People who experience dizziness when standing face an increased risk of developing dementia, a new study reports. The increased risk appears to only apply to those who experience a drop in their systolic blood pressure. Those with systolic orthostatic hypotension were 40% more likely to develop dementia than those who did not suffer from the condition.
22% of study participants with severe gum disease developed dementia, and 23% diagnosed with mild cognitive impairment suffered extreme tooth loss. Only 14% of those with healthy gums were later diagnosed with the neurodegenerative disorder. The findings add further evidence for the link between dental hygiene and dementia.
Eating a diet rich in omega-3 fatty acids appears to have a positive effect on brain health in older women who live in areas with high levels of air pollution. Women with lower levels of omega-3 fatty acids in their blood had more brain shrinkage, specifically in the hippocampus than women with higher levels of omega-3.
A new blood test can help predict which patients with multiple sclerosis will see a decline in their condition over 12 months. The test looks for a biomarker called neurofilament light chain, a protein that can be detected as nerve cells die. People with higher levels of the protein were 40-70% more likely to experience worsening symptoms over a year than those with lower levels.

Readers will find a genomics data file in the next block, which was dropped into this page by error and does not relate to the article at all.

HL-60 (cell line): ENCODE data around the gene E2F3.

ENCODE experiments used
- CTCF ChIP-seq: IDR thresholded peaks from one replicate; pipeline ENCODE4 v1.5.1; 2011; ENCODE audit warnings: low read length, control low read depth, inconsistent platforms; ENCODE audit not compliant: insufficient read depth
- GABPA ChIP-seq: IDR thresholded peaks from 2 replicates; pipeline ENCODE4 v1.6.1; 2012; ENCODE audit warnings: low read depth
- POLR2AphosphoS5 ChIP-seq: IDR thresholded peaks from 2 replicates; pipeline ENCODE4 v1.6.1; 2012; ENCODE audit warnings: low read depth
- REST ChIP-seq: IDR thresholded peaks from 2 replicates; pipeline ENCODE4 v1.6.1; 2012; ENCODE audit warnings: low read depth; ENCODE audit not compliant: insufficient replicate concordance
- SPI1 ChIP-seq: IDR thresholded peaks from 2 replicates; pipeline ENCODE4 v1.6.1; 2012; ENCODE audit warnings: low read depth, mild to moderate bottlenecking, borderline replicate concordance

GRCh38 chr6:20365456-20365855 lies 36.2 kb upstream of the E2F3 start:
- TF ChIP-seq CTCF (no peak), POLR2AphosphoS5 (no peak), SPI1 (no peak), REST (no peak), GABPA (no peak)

Six months of aerobic exercise intervention was associated with cognitive improvements and cerebrovascular regulation. Older people who embarked on the aerobic exercise program had, on average, a 5.7% improvement on tests of executive function and verbal fluency similar to that of a person five years younger.
In the case of dementia, it might not be what you eat, but more of what combination of foods you eat, which increases your risk of developing the neurodegenerative disorder. Researchers found those whose diets consisted mostly of highly-processed meats, starchy foods, and sugary snacks were more likely to be diagnosed with dementia later in life that those who consumed healthier foods.
Researchers report conflicting evidence about whether air pollution is associated with cognitive decline.
Contrary to popular belief, taking a low-dose of aspirin daily does not reduce the risk of developing mild cognitive impairment (MCI). Researchers found no difference between older people who took aspirin and those who took a placebo in the risk of developing MCI, dementia, or Alzheimer's disease.
Eating a vegetarian diet rich in nuts, soy, and vegetables may have a neuroprotective advantage when it comes to reducing stroke risk.
Subtle changes in thinking and memory may appear before, or in conjunction with, the development of amyloid plaques.